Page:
Run no. 51 – The First 50

 

Munros

Run No. 51     Distance: 4.53 miles   (7.3 km)          Time: 43’33””  (PB 38’ 28”)

Well that’s the first 50 runs completed since I got back to running. Feels like an achievement and I hope it’s a psychological milestone.

In Scottish mountaineering circles there is an activity called ‘Munro Bagging’. It consists of climbing all of the mountains over 3,000 feet and is named after the man, Sir Hugh MUNRO, who compiled the first list about a hundred years ago. There are almost 300 of them and the most serious challenge is to climb them all in a single calendar year.

There is a phenomenon called ‘the first 50’; which describes the observation that most people who climb 50 Munros, go on to climb them all; it is a sort of psychological ‘point of no return’.

I am no psychologist, but I can imagine several reasons as to why this number might be significant:

  • by this point a serious personal investment in the goal has been made,
  • there will be a growing conviction that the task is achievable,
  • there will be a growing sense of pride in accomplishment.

All the above might well serve to focus the mind, body and spirit and give drive and enthusiasm for the completion of the remainder of the task ahead.

I am caused to wonder is there an equivalent milestone for the spiritual life? Is there a point at which we are almost certain to end well, to continue the race, to stay the course?

I’m afraid that I think the answer is probably ‘No’.

I think there is an inherent fragility in the life of faith and at almost every moment there is the possibility of being knocked off course, tripped up, losing our way.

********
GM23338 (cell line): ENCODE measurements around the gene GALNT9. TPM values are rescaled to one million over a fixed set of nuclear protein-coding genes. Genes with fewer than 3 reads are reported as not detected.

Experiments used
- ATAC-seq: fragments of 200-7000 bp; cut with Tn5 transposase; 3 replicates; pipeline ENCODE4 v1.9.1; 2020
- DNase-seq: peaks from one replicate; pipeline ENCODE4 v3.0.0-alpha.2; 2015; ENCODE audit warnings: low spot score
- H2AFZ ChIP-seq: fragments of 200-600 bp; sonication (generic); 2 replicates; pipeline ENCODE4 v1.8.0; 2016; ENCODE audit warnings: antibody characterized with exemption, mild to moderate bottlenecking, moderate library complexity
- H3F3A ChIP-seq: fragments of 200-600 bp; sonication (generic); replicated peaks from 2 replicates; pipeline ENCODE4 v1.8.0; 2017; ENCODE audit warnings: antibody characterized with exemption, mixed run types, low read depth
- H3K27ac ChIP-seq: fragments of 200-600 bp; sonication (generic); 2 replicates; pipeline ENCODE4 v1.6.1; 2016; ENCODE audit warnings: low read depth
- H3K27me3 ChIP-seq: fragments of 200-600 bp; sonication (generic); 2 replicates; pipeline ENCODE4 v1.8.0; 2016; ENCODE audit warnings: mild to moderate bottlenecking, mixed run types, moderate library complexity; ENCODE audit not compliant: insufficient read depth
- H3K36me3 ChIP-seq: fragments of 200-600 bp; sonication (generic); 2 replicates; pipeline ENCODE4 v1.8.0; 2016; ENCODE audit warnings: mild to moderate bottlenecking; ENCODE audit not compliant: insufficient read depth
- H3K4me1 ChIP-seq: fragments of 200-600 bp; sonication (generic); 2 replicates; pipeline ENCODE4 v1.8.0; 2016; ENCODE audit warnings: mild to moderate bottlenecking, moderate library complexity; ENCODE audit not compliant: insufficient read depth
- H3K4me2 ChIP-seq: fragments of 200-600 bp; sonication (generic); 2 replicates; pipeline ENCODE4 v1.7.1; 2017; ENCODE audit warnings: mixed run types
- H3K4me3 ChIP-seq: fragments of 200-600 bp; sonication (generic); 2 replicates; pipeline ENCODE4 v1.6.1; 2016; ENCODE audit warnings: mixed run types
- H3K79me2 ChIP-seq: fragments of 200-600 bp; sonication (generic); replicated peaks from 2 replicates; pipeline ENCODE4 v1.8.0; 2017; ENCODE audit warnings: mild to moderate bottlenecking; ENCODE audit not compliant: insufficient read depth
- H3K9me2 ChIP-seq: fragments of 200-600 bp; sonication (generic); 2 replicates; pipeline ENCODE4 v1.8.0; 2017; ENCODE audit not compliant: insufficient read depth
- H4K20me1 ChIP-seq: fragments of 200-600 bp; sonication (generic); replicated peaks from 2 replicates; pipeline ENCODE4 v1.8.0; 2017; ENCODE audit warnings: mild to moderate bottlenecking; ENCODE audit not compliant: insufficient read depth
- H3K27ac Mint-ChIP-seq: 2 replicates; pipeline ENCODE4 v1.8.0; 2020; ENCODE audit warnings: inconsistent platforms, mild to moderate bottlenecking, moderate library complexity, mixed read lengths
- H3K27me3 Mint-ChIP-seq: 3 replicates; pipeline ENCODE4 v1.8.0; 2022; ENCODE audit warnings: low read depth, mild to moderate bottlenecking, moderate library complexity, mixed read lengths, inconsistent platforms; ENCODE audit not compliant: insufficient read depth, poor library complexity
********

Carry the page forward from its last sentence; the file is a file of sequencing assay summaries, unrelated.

C.S. Lewis was shocked by the realisation that even in a person’s own home they are not safe from spiritual lapses, he reflected that this reality imposes upon the Christian disciple a constant state of self-awareness and concentration;

There is nowhere this side of heaven where we may lay the reins on the horse’s neck, it will never be lawful simply to be ‘ourselves’, until ‘ourselves’ have become sons of God.[1]

Research on spiritual leaders, both historical and contemporary, reveals the sobering fact that only a third of those who start well with Christ, finish well with Christ.[2]

Almost anything can trip a person up, the monastic disciplines regarding money, sex and power still describe the way people fail and fall.

I worked out that in my average run I take about 6,500 steps. Each of those is a potential for tripping and falling.

As we run through life, similarly opportunities abound for mishap.

All of which should make the spiritual person humble, drive them to their knees, and draw them to the cross, the one place in the universe where strength can be sought and found in time of trouble, failure can be confessed and forgiven, the mutual support and encouragement of fellow pilgrims shared.

The first 50 is a good beginning, but we in the spiritual life we don’t celebrate beginnings, we celebrate completions.

 

[1] C.S. Lewis, God in the Dock, Part iii, The sermon and the Lunch, paras 5-9, 1945

[2] J. Robert CLINTON & Paul D. STANLEY, Connecting, Colarado: Navpress, 1992, pp213ff,

 

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